Sunday, April 12, 2009

Congress' McCain moment

Of the two non-uncertainties in life, death is widely known to be one, besides taxes. Ageing is that irreversible process that takes us, and always will, towards this certainty, sometimes in a flash, at other times with an excruciating delay. However you may like it, and most don't, there's no known escape. 

Mortals have always resigned to the inescapable fact that death presents. Movement and ideologies, on the contrary, have chosen to pretend otherwise. There's no movement or interest group, especially political ones with short term goals, that hasn't faced the existential dilemma that success, or failure, presents. Having subsisted on the lucre that political patronage invariably brings to its protagonists, shuttering down becomes highly unpalatable. 

It is in this context that we must see the kerkuffle over Congress' relevance kickstarted by Modi's shrewd statement. And an equally shrewd, but insincere, diversion by Congress by trying to make it an issue about aged. How else do you explain the hysterical response of a party that gladly laps up any description of itself as the Grand Old Party (GOP), a label that American Republican party is widely known by, but throws a fit when called 'budhiya.' Why is it that what sounds grand in English becomes execrable when spoken in the vernacular?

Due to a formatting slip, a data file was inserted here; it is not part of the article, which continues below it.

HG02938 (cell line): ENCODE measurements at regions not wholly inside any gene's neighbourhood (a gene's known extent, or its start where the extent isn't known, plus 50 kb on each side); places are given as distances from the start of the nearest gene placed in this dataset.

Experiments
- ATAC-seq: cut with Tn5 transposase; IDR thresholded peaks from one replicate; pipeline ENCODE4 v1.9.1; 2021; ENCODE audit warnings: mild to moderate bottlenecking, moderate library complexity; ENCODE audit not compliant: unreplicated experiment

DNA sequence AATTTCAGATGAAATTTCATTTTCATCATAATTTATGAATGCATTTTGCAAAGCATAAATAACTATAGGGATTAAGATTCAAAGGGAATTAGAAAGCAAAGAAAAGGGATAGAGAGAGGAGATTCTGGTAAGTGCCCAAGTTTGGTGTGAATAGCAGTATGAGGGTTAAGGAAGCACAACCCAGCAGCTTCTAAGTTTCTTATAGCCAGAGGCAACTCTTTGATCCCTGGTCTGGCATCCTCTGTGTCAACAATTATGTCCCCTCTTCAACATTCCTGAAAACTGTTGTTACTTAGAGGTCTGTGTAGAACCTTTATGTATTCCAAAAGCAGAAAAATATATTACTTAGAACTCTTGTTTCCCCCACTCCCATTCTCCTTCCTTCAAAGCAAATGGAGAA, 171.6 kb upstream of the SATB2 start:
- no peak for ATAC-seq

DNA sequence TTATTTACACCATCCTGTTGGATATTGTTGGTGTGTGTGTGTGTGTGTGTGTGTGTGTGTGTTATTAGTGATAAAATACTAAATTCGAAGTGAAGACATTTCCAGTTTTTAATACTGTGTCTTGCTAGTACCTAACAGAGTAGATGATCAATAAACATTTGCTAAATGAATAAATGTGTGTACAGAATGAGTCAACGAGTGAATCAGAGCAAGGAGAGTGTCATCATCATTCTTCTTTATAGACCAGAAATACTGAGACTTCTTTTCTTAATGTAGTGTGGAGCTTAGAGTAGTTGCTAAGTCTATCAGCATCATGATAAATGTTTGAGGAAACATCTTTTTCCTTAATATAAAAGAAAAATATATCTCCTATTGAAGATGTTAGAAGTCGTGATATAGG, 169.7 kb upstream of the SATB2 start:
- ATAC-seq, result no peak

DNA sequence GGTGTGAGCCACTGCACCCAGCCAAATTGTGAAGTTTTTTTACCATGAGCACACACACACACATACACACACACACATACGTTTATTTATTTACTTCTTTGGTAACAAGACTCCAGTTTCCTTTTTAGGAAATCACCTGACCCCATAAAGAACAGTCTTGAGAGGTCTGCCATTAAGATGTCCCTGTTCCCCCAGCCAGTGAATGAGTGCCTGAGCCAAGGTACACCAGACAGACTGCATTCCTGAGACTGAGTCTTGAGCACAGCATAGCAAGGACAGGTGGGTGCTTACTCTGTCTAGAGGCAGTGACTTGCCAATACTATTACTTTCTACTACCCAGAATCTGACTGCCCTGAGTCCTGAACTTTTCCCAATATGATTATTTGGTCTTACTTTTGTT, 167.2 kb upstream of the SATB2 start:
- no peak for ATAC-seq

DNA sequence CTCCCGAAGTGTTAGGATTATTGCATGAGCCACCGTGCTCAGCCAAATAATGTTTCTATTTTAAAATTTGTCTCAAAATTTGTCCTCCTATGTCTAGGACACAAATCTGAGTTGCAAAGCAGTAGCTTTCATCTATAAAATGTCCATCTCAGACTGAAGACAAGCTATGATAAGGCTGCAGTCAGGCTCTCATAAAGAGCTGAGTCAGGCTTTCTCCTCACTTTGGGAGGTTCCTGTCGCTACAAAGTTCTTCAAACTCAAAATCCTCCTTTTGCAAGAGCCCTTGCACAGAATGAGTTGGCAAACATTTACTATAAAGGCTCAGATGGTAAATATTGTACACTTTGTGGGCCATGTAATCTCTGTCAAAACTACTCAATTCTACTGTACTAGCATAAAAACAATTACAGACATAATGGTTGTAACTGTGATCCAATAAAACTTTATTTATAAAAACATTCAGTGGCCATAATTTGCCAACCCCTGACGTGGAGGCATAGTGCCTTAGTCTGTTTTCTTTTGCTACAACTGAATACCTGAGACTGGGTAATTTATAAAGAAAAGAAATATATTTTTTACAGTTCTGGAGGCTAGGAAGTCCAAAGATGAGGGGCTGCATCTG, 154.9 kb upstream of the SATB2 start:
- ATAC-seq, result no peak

Budhiya, in colloquial Hindi, means an old woman. It can be used perfectly respectably while mentioning one. But, in a country this young, being on the wrong side of age-gap isn't always pleasant. Budhiya also implicity carries the notion of being weak, helpless, and needy. Drawing attention to the weakness of current Prime Minister and the Congress party that props him has been a persistent theme of the opposition, BJP's campaign. While utilizing the relative young age of the dynasty's scion has been Congress'. What Modi achieved through his statement was to keep with his party's message, while scoring a bonus run on his opponent's turf. That's quite canny.

Age is usually an asset in politics, what with its conflation with experience and that proverbial old hand. During the US presidential election the GOP nominee, Sen. John McCain, tried to present himself as tried and tested on account of his long political experience. But in country full of young and middle-aged increasingly worried about their present and future, he was easily outmanuevered by a young and suave opponent in Obama. Besides McCain never had the charisma of one of his party predecessor, Ronald Reagan, who wittily brushed off concerns about his age in a debate with Jimmy Carter. 

It seems that the ersatz GOP of India, otherwise presented as the default ruling party by a pliant media, too, is void of any Ronald Regan. Through some clumsy handling it just underwent its very own McCain moment.

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